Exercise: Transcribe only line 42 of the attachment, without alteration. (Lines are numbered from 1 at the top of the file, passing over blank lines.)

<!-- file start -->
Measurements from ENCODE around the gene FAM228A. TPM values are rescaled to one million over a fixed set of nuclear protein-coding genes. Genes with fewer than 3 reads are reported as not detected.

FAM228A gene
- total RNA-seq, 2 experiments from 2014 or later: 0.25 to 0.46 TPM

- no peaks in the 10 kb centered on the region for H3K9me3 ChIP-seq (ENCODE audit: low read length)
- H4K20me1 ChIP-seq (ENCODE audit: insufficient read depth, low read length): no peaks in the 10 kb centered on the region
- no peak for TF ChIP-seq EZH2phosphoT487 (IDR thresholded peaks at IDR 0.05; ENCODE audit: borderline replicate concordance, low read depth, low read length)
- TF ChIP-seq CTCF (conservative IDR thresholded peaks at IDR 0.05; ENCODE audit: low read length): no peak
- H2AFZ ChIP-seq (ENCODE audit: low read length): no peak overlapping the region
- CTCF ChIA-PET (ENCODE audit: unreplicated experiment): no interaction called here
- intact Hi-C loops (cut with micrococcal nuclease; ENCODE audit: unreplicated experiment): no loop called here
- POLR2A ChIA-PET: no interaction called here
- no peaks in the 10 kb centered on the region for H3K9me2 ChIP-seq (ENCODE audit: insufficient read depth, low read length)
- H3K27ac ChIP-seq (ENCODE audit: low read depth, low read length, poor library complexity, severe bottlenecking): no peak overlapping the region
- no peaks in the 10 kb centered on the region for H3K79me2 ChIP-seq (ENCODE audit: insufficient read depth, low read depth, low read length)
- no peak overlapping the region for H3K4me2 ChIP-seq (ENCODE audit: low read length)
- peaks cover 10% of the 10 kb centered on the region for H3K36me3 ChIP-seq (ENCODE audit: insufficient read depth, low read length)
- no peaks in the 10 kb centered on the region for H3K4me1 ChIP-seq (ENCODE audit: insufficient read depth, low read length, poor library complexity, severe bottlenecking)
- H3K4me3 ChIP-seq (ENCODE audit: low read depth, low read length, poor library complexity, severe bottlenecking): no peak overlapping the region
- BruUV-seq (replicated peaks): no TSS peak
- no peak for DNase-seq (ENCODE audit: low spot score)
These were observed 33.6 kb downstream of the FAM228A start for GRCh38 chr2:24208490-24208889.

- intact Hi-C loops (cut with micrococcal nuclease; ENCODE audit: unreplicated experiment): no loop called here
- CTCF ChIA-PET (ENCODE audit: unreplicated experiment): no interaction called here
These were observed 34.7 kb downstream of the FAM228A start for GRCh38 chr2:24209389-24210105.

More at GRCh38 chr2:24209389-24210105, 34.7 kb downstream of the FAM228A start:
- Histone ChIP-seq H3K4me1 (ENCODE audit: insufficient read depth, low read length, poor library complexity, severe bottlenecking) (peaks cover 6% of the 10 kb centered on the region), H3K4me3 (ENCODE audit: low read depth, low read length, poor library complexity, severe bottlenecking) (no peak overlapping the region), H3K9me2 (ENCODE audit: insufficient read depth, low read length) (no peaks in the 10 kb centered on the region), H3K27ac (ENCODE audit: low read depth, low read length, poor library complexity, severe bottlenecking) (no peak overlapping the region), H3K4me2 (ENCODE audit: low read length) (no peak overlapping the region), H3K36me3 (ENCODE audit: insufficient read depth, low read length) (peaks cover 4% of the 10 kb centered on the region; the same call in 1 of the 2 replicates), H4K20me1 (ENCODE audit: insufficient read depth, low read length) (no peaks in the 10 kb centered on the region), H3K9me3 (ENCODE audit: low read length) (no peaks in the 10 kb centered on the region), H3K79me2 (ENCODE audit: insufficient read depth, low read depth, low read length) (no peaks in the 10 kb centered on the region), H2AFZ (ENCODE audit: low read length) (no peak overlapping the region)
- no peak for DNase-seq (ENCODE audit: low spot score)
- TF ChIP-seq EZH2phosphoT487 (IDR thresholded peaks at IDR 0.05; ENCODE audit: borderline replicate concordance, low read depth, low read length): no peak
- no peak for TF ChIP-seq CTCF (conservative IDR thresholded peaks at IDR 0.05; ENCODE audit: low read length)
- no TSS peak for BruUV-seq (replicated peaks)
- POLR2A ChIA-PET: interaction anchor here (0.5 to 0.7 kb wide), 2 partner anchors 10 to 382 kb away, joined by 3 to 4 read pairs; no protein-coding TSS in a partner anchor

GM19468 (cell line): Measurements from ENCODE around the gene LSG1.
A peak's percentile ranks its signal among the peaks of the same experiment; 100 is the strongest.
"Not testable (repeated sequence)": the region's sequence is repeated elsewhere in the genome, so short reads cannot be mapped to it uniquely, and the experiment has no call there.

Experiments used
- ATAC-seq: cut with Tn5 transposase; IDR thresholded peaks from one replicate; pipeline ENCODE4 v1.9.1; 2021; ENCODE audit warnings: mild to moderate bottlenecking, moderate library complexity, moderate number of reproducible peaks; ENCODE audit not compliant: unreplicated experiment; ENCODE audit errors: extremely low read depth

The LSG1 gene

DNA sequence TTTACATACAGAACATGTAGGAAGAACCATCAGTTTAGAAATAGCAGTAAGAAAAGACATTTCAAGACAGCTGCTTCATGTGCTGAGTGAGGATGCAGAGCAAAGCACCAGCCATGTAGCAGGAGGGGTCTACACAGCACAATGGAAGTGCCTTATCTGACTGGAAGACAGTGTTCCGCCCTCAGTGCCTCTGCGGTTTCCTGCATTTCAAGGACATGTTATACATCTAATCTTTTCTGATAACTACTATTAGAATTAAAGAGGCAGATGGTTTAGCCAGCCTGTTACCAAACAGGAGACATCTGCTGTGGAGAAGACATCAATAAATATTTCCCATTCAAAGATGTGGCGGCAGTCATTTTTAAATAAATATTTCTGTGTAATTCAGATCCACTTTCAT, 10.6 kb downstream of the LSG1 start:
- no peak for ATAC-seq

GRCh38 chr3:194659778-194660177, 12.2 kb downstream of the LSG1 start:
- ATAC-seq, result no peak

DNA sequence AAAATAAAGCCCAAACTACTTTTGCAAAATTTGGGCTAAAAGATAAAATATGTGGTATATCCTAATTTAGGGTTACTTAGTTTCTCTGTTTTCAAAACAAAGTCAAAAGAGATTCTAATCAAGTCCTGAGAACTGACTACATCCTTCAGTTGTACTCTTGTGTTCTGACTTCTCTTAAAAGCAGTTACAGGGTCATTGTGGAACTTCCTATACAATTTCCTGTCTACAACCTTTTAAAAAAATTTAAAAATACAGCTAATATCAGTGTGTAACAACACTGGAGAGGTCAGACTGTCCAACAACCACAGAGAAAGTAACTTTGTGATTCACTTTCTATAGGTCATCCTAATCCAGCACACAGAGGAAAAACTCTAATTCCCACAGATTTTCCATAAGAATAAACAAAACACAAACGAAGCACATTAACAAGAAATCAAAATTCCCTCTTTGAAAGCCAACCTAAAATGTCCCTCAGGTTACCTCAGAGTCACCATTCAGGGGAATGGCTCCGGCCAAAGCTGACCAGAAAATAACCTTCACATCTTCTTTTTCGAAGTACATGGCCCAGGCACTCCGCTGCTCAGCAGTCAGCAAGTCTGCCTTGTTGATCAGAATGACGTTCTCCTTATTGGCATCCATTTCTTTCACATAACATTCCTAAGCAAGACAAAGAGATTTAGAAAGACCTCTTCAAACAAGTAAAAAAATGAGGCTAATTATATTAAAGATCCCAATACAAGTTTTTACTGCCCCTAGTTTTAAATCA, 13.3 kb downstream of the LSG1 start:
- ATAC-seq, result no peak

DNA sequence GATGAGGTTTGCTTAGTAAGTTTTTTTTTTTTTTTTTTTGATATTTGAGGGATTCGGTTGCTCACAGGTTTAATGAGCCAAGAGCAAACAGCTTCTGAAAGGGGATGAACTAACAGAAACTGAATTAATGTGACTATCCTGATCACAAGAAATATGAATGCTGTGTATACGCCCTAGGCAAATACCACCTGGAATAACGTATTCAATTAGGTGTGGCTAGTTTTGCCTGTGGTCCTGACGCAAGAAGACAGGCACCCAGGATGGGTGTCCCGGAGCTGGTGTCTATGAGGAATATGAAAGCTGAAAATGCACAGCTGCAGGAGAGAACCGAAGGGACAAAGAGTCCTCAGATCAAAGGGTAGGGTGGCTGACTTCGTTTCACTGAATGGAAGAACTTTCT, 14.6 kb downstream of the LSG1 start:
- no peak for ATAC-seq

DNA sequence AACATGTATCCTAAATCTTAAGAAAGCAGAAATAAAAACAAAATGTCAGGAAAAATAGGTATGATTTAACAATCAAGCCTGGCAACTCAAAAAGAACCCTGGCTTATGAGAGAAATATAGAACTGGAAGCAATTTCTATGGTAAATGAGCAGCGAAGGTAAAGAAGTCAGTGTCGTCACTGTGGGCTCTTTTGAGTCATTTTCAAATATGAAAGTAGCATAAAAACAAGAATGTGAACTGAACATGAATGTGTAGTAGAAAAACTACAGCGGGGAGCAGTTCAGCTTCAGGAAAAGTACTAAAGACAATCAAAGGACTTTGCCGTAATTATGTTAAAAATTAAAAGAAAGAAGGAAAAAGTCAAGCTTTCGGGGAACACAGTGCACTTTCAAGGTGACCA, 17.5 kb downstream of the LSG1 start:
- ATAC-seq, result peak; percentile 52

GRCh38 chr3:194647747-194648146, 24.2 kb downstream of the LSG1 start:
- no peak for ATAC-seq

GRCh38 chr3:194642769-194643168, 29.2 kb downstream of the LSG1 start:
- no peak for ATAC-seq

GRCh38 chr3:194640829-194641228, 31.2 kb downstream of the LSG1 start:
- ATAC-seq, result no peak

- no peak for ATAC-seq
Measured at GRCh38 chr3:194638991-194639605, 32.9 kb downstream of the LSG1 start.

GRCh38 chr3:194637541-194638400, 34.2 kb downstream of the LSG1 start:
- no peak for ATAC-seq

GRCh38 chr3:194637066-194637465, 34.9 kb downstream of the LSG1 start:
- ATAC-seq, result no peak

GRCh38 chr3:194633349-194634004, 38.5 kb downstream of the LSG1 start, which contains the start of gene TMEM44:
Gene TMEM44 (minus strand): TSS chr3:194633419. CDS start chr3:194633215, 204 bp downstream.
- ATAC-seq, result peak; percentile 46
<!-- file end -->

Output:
DNA sequence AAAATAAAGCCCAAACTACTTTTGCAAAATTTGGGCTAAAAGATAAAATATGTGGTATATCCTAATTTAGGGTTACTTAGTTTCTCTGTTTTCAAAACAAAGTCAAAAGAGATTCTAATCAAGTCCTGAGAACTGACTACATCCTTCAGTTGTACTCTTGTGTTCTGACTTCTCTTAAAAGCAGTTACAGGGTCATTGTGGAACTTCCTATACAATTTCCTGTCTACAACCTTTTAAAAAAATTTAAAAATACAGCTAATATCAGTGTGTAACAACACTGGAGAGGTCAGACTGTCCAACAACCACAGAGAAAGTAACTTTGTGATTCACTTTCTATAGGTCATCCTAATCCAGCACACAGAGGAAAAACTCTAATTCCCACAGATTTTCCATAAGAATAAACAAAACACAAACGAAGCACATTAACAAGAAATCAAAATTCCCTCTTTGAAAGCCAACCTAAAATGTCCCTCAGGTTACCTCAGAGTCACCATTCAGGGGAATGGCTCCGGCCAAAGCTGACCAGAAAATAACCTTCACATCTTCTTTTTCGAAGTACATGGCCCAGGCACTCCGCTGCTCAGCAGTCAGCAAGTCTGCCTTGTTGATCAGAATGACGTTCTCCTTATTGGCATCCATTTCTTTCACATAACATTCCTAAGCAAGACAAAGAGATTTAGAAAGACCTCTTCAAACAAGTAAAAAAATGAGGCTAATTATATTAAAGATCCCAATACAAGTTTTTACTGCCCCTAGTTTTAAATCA, 13.3 kb downstream of the LSG1 start: